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There is an old saying that states that one should not build a house on sand; instead, one should always build a house on solid ground. Using this phrase as a metaphor in order to discuss the foundations of government, one can allude to the fact that citizens prefer to trust in a government of which the foundations are firmly built into a solid moral framework. In his work Civil Disobedience, Henry Thoreau presented his arguments for his general distrust of the concept of representative government at large, citing the American government as his example. Reading Thoreau forces one to beg the question: how should a population react if its members fulfill their civic obligations, but the government, in return, fails respect the rights and privileges of all citizens? Would a nation sink like the house built on shifting sands if its politicians lack the faith of their constituents? In 1837, the American government’s attitude regarding slavery and the Mexican-American War convinced the lonely Thoreau tocease in fulfilling his civic obligations in the fact of politicians who failed to properly represent the American people. Thoreau, in this light, followed his conscience and sought to demonstrate to the American people that we all should possess a voice in political matters, which is an entirely agreeable manifestation of Thoreau’s ideas respecting individualism, which remain appropriate today in 2016’s political arena in which the American people struggle to let their voices be heard.
As an individual thinker, Thoreau wanted to follow his own conscience and analyze his personal ethics more deeply, which he writes can be “seen from a point of view a little higher; seen from a higher still, and the highest” (Thoreau, 194). Thoreau’s musings on his own personal ethics lead him to think about the reasons behind laws and to consider the impacts that they create rather than following laws blindly. It not at all uncommon to encounter people who disagree with the effectiveness innumerable laws that exist in society. In some communities, the majority of the people might disagree with existing legislations that guide social obligations and individual rights. Just like these individuals, Henry Thoreau possessed an ethical dilemma in this respect: “Unjust laws exist: shall we be content to obey them, or shall we endeavor to amend them and obey them until we have succeeded, or shall we transgress them at once?” (184). Thoreau firmly believed that if individuals would refuse not think for themselves, that the government would think for them, which would not necessarily be in the best interests of the general public. Thoreau asks: “Why has every man a conscience, then?” (178). His conviction was that the human conscience was made for each individual to follow their own instincts and that laws often prevent this freedom of moral choice.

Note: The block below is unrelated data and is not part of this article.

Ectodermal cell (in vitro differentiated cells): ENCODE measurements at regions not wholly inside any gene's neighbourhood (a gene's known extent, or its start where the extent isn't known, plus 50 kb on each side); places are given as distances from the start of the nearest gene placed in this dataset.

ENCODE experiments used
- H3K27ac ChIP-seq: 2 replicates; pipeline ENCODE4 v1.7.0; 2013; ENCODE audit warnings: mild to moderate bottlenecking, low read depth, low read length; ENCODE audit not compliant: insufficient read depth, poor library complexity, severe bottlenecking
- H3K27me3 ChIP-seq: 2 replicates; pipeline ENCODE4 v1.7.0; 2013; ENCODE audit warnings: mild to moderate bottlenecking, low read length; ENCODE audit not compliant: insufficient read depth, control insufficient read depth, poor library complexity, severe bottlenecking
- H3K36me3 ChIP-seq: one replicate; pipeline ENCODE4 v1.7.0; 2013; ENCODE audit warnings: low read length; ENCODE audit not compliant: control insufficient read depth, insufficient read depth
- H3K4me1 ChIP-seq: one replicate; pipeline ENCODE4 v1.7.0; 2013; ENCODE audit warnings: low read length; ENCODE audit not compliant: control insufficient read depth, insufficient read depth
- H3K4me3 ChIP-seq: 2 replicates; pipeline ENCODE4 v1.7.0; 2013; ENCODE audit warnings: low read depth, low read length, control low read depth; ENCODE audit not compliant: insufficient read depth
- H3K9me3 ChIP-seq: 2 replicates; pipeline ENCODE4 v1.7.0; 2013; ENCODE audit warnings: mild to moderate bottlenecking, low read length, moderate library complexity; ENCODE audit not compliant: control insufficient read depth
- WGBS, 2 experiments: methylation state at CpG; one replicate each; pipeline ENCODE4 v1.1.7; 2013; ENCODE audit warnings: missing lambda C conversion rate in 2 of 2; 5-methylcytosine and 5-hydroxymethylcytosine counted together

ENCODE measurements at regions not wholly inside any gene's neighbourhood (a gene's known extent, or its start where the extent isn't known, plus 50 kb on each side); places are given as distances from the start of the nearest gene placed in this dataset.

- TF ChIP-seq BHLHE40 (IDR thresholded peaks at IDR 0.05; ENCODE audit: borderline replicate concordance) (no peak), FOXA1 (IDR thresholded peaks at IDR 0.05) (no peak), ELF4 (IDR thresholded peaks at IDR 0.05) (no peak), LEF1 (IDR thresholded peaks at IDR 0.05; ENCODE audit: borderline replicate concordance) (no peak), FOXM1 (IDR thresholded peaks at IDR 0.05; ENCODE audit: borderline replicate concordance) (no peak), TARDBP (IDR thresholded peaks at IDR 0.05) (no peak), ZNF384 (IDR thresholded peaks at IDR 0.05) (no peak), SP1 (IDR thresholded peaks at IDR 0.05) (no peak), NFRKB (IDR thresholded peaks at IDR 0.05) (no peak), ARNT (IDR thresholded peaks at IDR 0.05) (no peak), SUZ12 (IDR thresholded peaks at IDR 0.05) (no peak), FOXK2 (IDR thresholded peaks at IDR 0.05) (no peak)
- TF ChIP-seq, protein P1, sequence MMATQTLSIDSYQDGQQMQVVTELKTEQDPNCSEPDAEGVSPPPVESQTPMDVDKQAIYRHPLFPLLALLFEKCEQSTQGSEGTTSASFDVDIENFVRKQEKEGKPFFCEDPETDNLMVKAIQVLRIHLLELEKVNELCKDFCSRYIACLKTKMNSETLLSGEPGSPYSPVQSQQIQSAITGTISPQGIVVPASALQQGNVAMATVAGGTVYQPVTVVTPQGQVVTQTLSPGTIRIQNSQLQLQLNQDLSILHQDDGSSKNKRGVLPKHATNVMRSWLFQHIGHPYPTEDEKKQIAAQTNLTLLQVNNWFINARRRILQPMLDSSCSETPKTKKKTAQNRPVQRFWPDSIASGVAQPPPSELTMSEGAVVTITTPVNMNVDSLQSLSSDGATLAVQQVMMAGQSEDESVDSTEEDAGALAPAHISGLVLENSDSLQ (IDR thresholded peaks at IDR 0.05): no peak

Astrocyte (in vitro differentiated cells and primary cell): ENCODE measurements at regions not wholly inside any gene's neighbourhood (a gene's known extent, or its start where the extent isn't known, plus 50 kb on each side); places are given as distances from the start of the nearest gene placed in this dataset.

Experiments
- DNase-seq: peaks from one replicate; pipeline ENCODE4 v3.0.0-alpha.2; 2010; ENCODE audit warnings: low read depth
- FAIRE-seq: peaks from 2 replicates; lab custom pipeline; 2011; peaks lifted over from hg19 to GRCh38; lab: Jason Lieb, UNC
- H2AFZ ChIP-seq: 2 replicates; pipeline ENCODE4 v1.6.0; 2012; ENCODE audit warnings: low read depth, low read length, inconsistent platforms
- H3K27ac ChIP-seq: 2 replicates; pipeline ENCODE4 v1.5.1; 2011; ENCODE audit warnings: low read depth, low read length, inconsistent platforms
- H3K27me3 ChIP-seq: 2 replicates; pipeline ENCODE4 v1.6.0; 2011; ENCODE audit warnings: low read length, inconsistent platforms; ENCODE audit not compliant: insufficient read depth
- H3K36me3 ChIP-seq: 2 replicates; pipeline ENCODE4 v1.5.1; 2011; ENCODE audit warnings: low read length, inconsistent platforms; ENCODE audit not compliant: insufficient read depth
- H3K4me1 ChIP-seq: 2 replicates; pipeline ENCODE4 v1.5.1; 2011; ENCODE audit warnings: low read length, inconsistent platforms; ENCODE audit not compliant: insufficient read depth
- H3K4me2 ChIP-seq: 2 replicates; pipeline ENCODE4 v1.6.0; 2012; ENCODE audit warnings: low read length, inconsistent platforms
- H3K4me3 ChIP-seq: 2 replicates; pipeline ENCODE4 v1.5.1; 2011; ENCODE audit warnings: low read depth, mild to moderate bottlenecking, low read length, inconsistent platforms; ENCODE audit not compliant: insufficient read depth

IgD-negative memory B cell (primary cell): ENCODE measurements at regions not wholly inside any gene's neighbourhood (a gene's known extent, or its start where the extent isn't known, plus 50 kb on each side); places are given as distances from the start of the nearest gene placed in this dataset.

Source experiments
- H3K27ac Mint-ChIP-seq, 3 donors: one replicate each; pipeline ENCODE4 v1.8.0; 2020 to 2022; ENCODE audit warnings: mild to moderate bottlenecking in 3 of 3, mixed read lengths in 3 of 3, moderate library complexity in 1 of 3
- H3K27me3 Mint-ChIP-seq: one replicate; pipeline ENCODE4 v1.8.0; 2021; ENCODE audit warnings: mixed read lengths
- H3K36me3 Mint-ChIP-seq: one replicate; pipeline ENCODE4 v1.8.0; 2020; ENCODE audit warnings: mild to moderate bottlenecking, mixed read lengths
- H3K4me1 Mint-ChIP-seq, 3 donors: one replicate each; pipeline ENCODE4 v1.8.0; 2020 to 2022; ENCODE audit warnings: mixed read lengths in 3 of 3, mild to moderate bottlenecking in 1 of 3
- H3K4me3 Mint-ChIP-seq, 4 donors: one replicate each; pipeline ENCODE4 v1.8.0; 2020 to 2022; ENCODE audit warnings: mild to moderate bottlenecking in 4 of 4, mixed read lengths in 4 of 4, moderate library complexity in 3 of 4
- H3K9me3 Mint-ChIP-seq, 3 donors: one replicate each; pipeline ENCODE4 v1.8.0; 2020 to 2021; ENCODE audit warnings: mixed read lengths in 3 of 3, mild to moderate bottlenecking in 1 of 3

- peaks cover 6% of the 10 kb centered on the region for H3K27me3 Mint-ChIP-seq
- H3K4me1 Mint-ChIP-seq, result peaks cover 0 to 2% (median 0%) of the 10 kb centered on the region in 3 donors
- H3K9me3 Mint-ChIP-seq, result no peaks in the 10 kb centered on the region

If a needy man were to find a briefcase full of money and his friends were to try to convince him to keep the money, but he, instead, found himself moved by his conscience to look for the owner in order to return the found possessions to their rightful owner, this would be an illustration of man’s natural individualism. Similarly, Thoreau’s opposition to the American government’s ethical standpoints regarding slavery and the Mexican-American War was an exercise of his own individualism. This can be perceived in the line: “If the injustice is part of the necessary friction of the machine of government, let it go, let it go” (Thoreau, 185). This injustice to which Thoreau referred was the institution of slavery. Thoreau further discusses the lack of upstanding moral character in the government in writing, “Witness the present Mexican war, the work of comparatively a few individuals using the standing government as their tool; for in the outset the people would not have consented to this measure” (177). For Thoreau, the laws and attitudes within the government that supported slavery were the most unjust of all. Furthermore, Thoreau claims that his conscience guided him to exercise his own voice through separating himself from mainstream society and through refusing to pay taxes to a corrupt institution: a government built upon sand, not stone.